Hardly ever do the diverse elements of film production blend so seamlessly and appeal to such a wide audience as they do in Starry Starry Night, a recent Taiwan-China co-production. Based on a childrens’ picture book by world-famous Taiwanese artist Jimmy Liao and directed by Taiwan’s Tom Lin, this is one of the best films of the year.
“Coming of age” movies is a sub-genre in most film cultures, mainly because the often painful and confusing time between childhood and young adulthood is a path travelled by nearly everyone. But that doesn’t stop the majority of film producers from tackling this subject via the lowest common denominator — thus making people wince when they see the tag “coming of age film.”
Hong Kong film-makers have a good track record with this type of movie. In the past two decades three of the best are: Eric Tsang’s amusing and wholly engaging Those Were the Days; Clara Law’s deeply felt Autumn Moon and Lawrence Ah-Mon’s provocative Spacked Out. They are memorable films which, at their heart, explore the yin-yang of burgeoning adulthood.
Starry Starry Night is a showcase of Taiwan’s contemporary film-making talent. This is director Tom Lin’s second feature and he looks set for much exposure on the international film festival circuit, and teen star Josie Xu has come a long way in a short time. Her debut as Stephen Chow’s young “son” in CJ7 has led to regular work since and now to a lead role.
Xu is Xiao Mei a thirteen year old student living with her middle class parents in Taipei. Her family life is fractious with her mother (Rene Liu) and father (Harlem Yu) on the cusp of divorce. Her kindly grandfather (Kenneth Tsang) is the only person she is able to confide in, but he lives in a faraway rural wonderland which Mei regularly fantasies about visiting.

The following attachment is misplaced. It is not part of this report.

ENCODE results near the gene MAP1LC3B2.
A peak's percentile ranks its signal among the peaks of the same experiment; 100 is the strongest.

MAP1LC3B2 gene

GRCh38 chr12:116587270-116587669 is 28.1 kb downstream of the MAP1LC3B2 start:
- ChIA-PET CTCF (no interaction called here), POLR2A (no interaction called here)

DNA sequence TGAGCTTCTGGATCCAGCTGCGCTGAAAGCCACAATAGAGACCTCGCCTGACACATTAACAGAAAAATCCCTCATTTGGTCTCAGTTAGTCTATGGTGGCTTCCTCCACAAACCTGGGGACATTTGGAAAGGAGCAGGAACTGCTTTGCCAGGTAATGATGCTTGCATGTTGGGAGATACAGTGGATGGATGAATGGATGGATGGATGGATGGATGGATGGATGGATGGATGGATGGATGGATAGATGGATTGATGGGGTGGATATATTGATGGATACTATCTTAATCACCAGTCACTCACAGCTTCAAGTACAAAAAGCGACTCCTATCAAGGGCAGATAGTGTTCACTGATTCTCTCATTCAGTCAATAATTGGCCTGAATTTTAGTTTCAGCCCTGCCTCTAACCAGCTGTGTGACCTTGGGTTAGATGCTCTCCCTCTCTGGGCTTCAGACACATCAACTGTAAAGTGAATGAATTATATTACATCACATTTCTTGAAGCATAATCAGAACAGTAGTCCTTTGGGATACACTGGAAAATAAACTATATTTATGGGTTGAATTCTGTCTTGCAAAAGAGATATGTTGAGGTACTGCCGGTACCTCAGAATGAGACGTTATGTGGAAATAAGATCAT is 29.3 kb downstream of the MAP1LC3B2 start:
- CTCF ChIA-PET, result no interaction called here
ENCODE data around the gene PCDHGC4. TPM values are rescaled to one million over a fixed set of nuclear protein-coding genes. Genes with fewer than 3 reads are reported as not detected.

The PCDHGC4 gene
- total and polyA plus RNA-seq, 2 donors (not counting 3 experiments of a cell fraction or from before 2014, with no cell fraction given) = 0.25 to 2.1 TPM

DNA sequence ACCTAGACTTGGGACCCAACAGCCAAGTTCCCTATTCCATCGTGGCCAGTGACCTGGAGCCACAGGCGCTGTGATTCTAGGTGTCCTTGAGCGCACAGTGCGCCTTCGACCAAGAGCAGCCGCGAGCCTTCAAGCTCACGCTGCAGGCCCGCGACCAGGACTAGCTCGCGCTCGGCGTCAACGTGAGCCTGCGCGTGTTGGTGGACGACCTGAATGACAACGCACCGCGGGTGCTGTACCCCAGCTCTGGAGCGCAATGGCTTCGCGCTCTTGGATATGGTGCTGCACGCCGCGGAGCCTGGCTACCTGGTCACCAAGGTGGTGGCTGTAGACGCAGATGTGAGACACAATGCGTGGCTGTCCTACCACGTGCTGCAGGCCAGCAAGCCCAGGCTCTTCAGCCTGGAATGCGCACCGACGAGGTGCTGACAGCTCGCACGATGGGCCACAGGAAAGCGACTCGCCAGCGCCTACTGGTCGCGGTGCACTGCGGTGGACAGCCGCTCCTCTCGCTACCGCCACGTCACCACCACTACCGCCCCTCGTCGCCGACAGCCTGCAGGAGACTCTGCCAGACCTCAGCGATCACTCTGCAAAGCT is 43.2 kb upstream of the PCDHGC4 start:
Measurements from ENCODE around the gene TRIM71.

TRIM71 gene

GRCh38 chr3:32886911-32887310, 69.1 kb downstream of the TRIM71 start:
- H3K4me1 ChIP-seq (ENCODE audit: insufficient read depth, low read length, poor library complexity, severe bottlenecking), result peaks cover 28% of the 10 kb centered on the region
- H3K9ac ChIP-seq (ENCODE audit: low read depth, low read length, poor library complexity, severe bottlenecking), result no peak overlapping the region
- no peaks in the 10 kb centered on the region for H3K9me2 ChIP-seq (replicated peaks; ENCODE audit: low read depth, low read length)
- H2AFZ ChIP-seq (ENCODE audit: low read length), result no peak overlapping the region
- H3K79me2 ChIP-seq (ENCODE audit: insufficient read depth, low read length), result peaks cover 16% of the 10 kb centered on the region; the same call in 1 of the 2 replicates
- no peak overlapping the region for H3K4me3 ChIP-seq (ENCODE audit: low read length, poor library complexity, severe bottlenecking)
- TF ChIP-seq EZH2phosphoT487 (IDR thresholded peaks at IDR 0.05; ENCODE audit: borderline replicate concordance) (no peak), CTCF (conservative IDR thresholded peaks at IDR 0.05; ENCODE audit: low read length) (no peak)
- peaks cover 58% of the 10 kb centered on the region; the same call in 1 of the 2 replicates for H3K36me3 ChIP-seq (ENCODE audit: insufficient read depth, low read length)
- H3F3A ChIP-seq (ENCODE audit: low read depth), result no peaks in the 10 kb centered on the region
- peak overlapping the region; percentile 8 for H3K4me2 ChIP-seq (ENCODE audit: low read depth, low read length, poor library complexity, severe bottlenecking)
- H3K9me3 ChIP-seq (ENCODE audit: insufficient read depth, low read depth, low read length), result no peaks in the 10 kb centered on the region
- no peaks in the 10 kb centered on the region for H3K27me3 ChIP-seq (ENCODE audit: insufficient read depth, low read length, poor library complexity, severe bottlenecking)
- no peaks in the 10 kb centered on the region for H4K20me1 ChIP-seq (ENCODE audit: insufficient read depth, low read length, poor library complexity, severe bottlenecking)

Into the mix comes Jay (Eric Lin), a nerdy new arrival to Mei’s class, who has an interest and ability in artwork. Mei is attracted to this budding painter and empathy grows when she finds out he and his mother are also from a broken family. Soon their emotional pain is juxtaposed with the physical cruelty they suffer in the schoolyard. Their growing attraction to each other is realistically portrayed with situations and feelings that will be readily identified with by the audience.
With their outer worlds only growing darker, Mei and Jay escape the urban jungle. With more than a casual nod to Little Red Riding Hood, they set out on an adventure to find her grandfather’s house.
The creative input of director, artist and CGI team has produced first class fantasy sequences which are well-integrated into the story. Wisely, the CGI eschews the “look at me” style of Pixar and Dreamworks, instead providing a lively, grounded series of fantasy sequences which have the feel of — dare I say it — a magic realism. Whether it be a snow shower in a railway station or shadow play reflecting a character’s psychological state, they never seem or feel obtrusive or extraneous to the story.
This film definitely seeks a wider non-Asian audience with its many cross cultural references, the main one being European art. Van Gogh’s Starry Night is an ongoing motif in the movie and plays an important part in the narrative.
The Director of Photography, Jake Pollock, is a star on the rise in Asian cinema. American born and trained in cinematography at NYU, he then did a Chris Doyle and moved to Taiwan to begin a film-making career. He is now an in-demand cameraman with recent features like the Taiwan street gang pic Monga and Peter Chan’s kung-fu detective flick Wu Xia highlighting his skills.
His images and framing in Starry Starry Night are reason enough to see this movie but, again, it’s the way his work blends so well with the story telling. Pollock’s coverage of rural Taiwan is dreamlike but cleverly interspersed with panic filled fragments of a waking nightmare.
Add to this the film’s music from Japanese composer Katsuhiko Maeda which lingers long in the mind after the movie has finished.
Starry Starry Night ends at Christmas time in Paris where the streets are lightly dusted with falling snowflakes. A child observes something unusual, which leads to the final piece of Xiao Mei’s journey falling beautifully into place — and is a moment of pure cinema enchantment. And not to be missed!